The Ear will be posting his own thoughts as he experiences the extensive competition, maybe after each round or even each day.

But The Ear also wants to hear from you.

Do you have thoughts about the various contestants?

Who are your favorites and why?

Thoughts about the programs and repertoire being played?

Other thoughts about the competition in general?

The Ear Wants to hear.

 


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Classical music: Got a holiday gift card or Christmas cash to spend? Here are the choice picks of classical music in 2012 by the New York Times – with an emphasis on new artists, niche labels and smaller name performers.

December 26, 2012
3 Comments

By Jacob Stockinger

So, did you get a gift card for the holidays?

Perhaps some extra cash to spend?

Earlier, I offered several holiday gift-giving guides, including a list from The New York Times music critics that listed CDs, DVDs and books that represented the Best of 2012.

classicalCDs

Here is a link to that posting and to the other gift guides that appeared here:

https://welltempered.wordpress.com/2012/12/08/classical-music-the-classical-music-nominations-for-the-2013-grammy-awards-can-provide-a-helpful-holiday-gift-shopping-guide-part-1-of-2-plus-the-uw-russian-folk-orchestra-and-madison-handbells-pe/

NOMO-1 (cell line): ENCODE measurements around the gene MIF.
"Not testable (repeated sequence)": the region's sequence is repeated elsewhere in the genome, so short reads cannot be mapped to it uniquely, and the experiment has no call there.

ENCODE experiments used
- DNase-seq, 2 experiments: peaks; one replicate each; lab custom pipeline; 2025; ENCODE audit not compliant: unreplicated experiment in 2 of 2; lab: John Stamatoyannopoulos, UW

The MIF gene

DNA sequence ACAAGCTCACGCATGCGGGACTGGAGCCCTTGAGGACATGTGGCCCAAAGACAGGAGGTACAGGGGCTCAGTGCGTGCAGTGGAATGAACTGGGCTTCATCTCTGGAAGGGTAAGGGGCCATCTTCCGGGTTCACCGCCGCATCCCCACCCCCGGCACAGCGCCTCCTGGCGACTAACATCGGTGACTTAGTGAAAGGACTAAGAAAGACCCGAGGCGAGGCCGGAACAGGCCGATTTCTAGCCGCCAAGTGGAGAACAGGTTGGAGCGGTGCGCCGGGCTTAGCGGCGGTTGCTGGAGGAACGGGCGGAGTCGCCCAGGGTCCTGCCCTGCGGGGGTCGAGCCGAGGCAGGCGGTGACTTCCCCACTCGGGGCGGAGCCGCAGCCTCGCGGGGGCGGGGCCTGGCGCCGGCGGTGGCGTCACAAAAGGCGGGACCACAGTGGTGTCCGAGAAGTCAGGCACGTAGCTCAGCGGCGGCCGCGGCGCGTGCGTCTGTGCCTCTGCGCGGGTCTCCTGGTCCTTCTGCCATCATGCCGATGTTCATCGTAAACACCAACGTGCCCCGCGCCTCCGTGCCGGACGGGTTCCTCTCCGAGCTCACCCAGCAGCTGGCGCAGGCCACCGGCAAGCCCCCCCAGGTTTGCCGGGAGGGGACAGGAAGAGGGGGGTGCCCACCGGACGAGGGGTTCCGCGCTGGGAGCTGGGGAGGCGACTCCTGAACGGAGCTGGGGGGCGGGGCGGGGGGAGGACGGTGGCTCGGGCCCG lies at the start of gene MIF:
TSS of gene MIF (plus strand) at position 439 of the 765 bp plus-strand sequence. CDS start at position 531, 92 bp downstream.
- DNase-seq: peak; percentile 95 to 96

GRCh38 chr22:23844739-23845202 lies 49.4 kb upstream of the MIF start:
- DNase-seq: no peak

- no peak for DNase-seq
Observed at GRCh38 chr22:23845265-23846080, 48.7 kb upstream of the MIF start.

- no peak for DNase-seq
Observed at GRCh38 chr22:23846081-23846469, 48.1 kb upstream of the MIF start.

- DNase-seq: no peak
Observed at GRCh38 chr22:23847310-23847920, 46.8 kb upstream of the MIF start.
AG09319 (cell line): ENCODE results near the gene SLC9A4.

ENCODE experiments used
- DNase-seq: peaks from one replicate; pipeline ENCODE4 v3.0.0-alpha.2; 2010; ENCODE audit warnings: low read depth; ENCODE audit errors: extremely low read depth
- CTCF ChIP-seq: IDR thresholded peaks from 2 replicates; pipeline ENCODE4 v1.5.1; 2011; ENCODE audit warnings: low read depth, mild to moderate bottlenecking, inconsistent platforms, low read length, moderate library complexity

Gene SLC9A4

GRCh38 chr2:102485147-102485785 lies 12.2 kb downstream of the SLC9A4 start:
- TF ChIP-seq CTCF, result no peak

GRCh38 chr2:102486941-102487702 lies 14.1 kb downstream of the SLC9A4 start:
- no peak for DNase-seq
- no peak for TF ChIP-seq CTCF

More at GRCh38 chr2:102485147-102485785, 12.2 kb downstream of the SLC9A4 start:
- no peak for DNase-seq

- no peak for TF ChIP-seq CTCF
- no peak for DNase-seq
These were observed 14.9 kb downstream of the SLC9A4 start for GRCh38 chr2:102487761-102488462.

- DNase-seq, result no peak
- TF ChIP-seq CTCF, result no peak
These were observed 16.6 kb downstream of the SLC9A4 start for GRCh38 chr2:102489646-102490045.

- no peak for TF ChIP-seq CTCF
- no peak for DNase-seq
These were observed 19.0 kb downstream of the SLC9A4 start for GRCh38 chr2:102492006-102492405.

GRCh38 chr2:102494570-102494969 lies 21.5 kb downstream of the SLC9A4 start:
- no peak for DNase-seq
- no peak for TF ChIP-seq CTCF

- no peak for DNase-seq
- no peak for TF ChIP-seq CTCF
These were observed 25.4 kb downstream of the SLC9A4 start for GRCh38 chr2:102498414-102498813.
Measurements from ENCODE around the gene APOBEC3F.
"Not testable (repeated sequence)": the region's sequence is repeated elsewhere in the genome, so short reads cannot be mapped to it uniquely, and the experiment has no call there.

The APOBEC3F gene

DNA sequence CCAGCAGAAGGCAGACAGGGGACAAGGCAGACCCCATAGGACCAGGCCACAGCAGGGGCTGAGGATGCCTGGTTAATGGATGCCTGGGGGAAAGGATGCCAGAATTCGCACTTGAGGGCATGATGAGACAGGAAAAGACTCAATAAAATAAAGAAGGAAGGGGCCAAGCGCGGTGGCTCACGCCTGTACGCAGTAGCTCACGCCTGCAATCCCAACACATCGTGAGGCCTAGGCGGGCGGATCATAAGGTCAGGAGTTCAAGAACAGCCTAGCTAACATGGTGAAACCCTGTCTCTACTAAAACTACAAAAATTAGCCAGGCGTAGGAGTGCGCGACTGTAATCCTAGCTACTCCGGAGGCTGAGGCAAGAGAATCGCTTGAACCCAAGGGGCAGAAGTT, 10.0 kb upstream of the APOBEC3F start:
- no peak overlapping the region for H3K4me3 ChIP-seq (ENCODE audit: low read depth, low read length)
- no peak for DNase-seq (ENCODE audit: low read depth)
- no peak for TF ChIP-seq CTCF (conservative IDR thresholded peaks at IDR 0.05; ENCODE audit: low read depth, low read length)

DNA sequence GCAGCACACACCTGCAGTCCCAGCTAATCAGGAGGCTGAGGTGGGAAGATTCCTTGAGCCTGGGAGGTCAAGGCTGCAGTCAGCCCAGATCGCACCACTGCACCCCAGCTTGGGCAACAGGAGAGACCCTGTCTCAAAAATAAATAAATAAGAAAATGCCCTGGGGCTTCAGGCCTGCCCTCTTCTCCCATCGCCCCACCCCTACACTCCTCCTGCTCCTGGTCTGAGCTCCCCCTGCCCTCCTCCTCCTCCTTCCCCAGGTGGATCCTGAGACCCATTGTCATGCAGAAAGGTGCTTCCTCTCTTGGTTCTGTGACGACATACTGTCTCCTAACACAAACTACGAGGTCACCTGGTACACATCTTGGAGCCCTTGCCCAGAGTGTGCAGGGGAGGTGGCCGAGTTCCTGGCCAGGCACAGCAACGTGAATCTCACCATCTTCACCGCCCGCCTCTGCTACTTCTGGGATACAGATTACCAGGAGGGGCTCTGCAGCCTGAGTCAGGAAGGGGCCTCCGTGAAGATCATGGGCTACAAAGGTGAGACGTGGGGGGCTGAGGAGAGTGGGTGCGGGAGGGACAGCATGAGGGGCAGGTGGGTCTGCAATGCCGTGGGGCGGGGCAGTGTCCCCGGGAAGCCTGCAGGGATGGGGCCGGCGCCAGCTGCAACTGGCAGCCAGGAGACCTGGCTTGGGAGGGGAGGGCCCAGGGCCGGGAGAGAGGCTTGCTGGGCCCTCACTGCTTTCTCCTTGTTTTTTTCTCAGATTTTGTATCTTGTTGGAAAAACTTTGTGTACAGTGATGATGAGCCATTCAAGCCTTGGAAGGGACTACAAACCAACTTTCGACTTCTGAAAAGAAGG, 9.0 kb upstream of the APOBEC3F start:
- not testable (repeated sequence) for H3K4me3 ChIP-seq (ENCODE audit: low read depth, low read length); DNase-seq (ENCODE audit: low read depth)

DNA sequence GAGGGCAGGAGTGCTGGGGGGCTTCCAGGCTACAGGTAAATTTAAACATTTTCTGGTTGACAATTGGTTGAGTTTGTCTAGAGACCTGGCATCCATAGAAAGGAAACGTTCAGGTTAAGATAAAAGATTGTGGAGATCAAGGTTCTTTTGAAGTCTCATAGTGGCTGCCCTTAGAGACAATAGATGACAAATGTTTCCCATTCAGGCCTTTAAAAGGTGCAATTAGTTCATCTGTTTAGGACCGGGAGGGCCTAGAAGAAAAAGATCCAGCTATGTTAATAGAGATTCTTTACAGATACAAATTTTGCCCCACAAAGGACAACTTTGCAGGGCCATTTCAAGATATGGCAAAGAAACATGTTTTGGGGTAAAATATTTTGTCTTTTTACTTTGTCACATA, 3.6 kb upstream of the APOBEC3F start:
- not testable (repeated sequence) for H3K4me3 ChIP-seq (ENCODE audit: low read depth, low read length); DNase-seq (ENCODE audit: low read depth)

https://welltempered.wordpress.com/2012/12/09/classical-music-the-classical-music-nominations-for-the-2013-grammy-awards-can-provide-a-helpful-holiday-gift-shopping-guide-part-2-of-2/

https://welltempered.wordpress.com/2012/12/16/classical-music-here-is-part-2-of-the-ears-holiday-gift-giving-guide-featuring-nprs-top-10-classical-recordings-of-2012/

https://welltempered.wordpress.com/2012/12/19/classical-music-here-is-part-4-of-the-ears-holiday-gift-giving-guides-to-classical-music-compliments-of-the-new-york-times/

But it turns out that was only the first installment, a down payment, if you will from The New York Times.

Here are many more recordings by such fine Ne wyork Tikes critics as Anthony Tommasini, Vivien Schweitzer, Zachery Woolfe, Corinna da Fonseca-Wolheim and James Oestreich (whose choices were absent from the previous list, as I recall.)

The choices cover virtually all genres of music – symphony orchestra, opera, solo piano and solo violin, vocal and choral, chamber music. (All photos below are by Tony Cenicola for The New York Times.)

NY Tmes best of 2012 1 Tony Cenicola

I myself haven’t heard all of them. But I have heard many of them –- recordings by pianist David Greilsammer, violinist Jennifer Koh, pianist Inon Barnatan, pianist Andras Schiff, the Philharmonia Baroque Orchestra and conductor Nicholas McGegan — and I heartily concur with the choices. I don’t think you can go wrong.